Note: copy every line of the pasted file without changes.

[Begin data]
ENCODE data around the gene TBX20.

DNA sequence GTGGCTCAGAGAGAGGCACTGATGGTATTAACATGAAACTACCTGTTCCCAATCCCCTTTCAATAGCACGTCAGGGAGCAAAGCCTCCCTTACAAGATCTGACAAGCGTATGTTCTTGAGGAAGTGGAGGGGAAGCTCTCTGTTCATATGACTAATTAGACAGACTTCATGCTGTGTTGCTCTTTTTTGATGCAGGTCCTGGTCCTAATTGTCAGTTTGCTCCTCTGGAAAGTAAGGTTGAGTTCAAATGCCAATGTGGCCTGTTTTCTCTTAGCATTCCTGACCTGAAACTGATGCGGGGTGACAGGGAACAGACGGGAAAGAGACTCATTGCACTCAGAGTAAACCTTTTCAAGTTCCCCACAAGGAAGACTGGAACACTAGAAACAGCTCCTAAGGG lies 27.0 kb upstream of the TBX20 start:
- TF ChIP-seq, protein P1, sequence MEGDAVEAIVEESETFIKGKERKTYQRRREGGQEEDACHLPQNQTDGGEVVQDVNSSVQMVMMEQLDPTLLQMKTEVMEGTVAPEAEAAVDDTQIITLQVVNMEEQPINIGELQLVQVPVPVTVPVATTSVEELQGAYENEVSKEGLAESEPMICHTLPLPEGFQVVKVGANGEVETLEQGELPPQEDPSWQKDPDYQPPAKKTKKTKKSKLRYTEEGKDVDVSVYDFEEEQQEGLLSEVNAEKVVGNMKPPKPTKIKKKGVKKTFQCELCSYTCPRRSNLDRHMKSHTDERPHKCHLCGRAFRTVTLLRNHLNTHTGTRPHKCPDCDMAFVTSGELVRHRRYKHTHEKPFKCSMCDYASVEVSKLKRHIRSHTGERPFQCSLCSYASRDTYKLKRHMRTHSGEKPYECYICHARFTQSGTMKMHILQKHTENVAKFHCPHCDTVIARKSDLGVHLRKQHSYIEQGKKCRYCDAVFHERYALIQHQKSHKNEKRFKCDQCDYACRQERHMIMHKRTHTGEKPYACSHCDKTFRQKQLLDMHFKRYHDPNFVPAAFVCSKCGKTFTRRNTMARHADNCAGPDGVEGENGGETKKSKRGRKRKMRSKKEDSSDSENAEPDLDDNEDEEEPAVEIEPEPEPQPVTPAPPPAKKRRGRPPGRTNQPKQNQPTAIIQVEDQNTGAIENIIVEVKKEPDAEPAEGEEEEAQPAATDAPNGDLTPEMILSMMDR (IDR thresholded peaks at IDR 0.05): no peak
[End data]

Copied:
ENCODE data around the gene TBX20.

DNA sequence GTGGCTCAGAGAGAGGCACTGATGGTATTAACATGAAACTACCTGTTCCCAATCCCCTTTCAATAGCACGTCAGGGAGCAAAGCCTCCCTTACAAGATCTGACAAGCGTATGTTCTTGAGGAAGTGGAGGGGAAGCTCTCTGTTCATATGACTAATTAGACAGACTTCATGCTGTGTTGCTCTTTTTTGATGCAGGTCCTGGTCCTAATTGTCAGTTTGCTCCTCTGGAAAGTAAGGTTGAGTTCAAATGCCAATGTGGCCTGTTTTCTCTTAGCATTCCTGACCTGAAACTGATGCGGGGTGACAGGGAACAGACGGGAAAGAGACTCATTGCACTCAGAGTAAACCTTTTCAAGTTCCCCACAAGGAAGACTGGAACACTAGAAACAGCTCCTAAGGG lies 27.0 kb upstream of the TBX20 start:
- TF ChIP-seq, protein P1, sequence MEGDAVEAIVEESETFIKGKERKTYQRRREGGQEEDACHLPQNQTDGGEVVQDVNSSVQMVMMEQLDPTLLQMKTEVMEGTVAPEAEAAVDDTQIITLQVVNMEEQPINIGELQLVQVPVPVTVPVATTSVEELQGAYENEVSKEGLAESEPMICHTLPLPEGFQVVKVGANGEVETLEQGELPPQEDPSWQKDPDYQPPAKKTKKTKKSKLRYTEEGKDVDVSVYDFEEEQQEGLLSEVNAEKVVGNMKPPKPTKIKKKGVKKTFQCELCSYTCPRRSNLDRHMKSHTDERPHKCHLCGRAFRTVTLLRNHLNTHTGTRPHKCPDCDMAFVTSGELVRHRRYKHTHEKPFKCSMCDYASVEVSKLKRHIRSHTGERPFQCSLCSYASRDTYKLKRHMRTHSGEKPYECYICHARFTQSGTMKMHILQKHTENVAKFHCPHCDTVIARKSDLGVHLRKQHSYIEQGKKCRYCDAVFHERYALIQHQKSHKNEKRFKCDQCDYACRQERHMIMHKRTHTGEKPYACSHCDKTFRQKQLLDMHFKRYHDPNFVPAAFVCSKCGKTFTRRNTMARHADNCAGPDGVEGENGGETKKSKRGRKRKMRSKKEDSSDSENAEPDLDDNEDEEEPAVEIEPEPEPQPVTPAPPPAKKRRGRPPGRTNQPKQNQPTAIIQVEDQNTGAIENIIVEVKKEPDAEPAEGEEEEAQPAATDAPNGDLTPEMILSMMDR (IDR thresholded peaks at IDR 0.05): no peak